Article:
Mark Newton presents JBoss application server 5.0
What's New at the JUG Switzerland.
119 days average release cycle, 9 releases of JBoss 3.2.x, J2EE 1.3 certification, JDK 1.3.
126 days average release cycle, 6 releases of JBoss 4.0.x, J2EE 1.4 certification, JDK 1.4.
55 days average release cycle, 3 releases of JBoss 4.2.x, JEE 5.0 compatible implementation, not certification, does 95% of it and requires JDK 5.0.
For JBoss AS 5.0.x new standalone implementations:
- JBoss Messaging (replaces old JBoss MQ)
- JBoss Security
- JBoss Federated SSO
New kernel is JBoss Microcontainer 2.0 and a profile service which is responsible for managing the POJOs that now bind the services together. Aiming for a Q1 2008 final release date and a CR in 2007.
The new JMS 1.1 compatible messaging implementation supports distributed queues and topics as well as transparent failover and load distribution - internally it uses JGroups as transport.
New major revision of JBoss Cache (2.1) with a much simpler API and a greater emphasis on usage outside of JBoss AS.
Integrated with the microcontainer: If you add behavior to a POJO using AOP, and you deploy it, you get dependency management - you can't call a POJO without the aspect, it won't be deployed before the aspect is available. And vice versa, aspects are not deployed if the POJOs they depend on are not deployed so far. Aspects can be bound to POJO lifecycle, e.g an aspect that binds a proxy into JNDI when the POJO enters the
deployed state. It also has some new plain AOP features: Before, Afer, Throwing, Finally
flows for interception.
A microkernel needs to support dynamic loading and unloading of services. For that we need:
- a way to deploy new services
- a bus so that the client does not communicate with a service directly, clients are decoupled from services
How was this done in JBoss 3.x and 4.x? We used an MBeanServer to provide the bus and deployers that load services into the kernel together with a simple dependency injection mechanism. MBeans were used to implement services and configured with XML descriptors which injected attribute values into the MBeans at deployment. XMBean are special MBeans that allow you to add method interception to an MBean. Calls pass through the bus and interceptors with a level of indirection through a generic invoke(method, arguments, argumentTypes) operation.
For performance reasons the bus wasn't actually used much: A reference to a services would be looked up directly in the registry. So the interceptors were not used.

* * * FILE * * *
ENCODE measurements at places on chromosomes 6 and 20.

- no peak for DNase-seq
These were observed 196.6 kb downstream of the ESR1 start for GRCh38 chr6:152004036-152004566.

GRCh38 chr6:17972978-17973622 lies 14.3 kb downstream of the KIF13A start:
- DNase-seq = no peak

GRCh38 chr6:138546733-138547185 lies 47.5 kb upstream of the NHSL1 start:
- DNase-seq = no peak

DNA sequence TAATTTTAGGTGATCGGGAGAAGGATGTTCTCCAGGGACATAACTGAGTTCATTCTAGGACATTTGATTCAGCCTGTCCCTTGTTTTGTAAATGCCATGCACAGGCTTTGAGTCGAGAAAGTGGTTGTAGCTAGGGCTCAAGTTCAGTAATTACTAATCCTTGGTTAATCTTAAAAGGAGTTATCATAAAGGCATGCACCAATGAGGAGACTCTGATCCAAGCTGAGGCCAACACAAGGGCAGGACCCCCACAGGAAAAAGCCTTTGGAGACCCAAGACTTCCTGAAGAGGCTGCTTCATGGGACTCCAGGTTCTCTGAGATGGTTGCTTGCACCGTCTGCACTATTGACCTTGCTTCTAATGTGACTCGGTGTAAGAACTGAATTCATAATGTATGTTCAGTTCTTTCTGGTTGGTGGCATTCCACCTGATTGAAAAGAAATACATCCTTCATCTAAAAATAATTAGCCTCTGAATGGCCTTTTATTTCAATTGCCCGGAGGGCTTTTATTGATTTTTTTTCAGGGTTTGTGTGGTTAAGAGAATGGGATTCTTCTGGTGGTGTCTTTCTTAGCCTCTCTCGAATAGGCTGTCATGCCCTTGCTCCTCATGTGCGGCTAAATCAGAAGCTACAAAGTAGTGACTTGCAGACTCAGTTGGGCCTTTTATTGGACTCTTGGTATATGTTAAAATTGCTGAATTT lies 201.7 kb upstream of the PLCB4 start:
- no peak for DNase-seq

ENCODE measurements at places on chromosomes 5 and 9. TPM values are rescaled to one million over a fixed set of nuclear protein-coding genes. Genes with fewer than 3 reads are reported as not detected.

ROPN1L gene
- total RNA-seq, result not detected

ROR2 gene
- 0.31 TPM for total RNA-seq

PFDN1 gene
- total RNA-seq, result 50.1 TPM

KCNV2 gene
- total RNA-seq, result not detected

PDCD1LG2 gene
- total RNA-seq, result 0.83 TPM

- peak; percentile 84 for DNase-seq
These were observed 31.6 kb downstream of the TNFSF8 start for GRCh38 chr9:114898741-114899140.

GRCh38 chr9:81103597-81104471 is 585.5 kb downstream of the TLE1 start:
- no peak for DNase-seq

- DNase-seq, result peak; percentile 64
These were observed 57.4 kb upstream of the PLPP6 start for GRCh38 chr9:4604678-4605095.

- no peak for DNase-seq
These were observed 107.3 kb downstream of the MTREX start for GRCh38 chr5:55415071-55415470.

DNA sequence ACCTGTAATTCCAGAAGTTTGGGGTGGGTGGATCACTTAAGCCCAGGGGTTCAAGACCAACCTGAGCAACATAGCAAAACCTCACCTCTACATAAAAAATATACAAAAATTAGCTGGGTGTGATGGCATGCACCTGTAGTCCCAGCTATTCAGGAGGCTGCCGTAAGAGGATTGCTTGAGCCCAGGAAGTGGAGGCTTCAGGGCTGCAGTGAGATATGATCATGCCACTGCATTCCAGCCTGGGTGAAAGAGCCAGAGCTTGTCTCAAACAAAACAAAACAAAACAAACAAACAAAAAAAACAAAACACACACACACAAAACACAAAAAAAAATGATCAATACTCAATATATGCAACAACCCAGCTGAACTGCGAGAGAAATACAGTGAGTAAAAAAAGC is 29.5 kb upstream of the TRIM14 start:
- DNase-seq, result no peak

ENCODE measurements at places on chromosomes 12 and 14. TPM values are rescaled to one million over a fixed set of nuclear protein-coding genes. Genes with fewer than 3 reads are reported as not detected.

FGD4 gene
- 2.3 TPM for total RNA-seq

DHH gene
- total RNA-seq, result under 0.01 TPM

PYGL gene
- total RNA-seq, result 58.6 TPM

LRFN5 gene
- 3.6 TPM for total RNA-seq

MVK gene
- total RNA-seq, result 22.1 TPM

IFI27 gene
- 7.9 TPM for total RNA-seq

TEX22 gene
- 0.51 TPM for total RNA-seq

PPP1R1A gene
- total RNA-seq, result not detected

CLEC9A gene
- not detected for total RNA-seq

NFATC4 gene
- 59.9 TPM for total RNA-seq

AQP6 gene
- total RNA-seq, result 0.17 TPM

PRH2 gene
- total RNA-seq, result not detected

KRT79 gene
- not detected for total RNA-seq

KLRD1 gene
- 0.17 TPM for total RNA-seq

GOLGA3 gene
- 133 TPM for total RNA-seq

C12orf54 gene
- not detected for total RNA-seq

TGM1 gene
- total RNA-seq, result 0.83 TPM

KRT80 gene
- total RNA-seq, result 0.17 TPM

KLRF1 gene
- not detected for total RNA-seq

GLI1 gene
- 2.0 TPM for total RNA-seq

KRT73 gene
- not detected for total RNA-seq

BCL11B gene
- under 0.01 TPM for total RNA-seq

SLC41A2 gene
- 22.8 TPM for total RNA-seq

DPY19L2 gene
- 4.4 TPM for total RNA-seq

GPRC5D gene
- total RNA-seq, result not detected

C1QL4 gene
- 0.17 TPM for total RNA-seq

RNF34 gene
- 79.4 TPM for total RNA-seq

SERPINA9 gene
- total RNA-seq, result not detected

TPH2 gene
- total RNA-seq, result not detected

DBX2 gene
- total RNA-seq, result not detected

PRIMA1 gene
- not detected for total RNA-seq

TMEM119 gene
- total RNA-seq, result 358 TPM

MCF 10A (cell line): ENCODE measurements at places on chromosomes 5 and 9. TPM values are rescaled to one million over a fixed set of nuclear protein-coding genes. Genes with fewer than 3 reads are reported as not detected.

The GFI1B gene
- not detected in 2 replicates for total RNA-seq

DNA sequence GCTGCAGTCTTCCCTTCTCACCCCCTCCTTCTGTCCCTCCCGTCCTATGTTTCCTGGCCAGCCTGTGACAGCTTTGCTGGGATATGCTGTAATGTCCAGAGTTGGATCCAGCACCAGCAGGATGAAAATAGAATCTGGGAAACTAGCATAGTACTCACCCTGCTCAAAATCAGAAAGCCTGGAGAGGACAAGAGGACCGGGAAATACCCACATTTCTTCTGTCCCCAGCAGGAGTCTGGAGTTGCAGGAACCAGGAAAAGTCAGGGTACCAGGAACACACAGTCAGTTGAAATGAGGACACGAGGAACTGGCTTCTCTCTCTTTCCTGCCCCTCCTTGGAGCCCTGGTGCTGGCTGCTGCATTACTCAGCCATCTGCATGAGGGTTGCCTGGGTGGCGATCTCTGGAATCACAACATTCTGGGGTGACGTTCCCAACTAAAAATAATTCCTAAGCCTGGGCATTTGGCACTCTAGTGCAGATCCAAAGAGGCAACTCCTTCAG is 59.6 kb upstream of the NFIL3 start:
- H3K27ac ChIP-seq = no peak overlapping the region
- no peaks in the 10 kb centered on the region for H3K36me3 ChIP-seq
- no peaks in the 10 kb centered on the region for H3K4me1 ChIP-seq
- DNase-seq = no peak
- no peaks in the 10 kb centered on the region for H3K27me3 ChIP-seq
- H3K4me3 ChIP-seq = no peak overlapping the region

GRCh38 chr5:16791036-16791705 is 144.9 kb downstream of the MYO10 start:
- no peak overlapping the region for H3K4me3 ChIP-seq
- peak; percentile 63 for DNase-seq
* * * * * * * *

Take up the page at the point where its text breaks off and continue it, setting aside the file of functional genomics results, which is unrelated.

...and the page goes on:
What was bad about the JBoss JMX microkernel:
- JMX is restrictive, lifecycle and classloading were a problem
- You can't run JMX on Java ME
- You actually need to know how to implement MBeans
- If you access services directly through a reference, interceptors are not applied
Services should be POJOs and behavior should be added through AOP - effectively reproducing all the features of the JMX microkernel. Much improved dependency injection and classloading. Layered and easily extensible design (no references to JBoss classes), should be usable without JBoss AS.
The new name for this kernel is Microcontainer.
The core of the microcontainer is Container, Kernel, Dependency. Behavior is added with JBoss AOP.
Kernel: Provides the bus and registry, and an event manager.
Container: Wrapper for POJOs, AOP jointpoints and reflection on the actual service implementation POJO.
Dependency: Basically an abstract state machine that manages service dependencies.
Some optional packages on top of the core: OSGI integration, Guice integration.
Define the POJO with <bean> and <property> declarations in jboss-beans.xml (replaces the old jboss-service.xml). Beans have a name and a class, properties support injection with references to (other) bean names.
Add behavior using the <aop:aspect> namespace and elements and pointcut expressions. You can also extract the aspect/pointcut to a separate file.
Management system for POJOs instead of the old JMX based administration which was based on editing XML files. People would manage configurations by keeping these files in CVS. The web console only supported changing the runtime values in memory, didn't write back into the files.
What we want:
- Centralized maintenance as profiles, e.g. all, minimal, default, ...
- Persistence of changes made to a profile across server restarts
- Propagation of profile changes across a cluster
- Versioning of profiles
Implementation similar to JDK 6 Open MBeans specification: A deployment has a collection of ManagedObjects, you define them with annotations in your service, e.g. @ManagedOperation(description="A setting you can change")
- JBoss AS 5.0 has a completely new architecture based on the microcontainer with POJOs and AOP
- Management improved with the addition of profile service
- Clustering and security is much enhanced
- It will be fully Java EE 5.0 compliant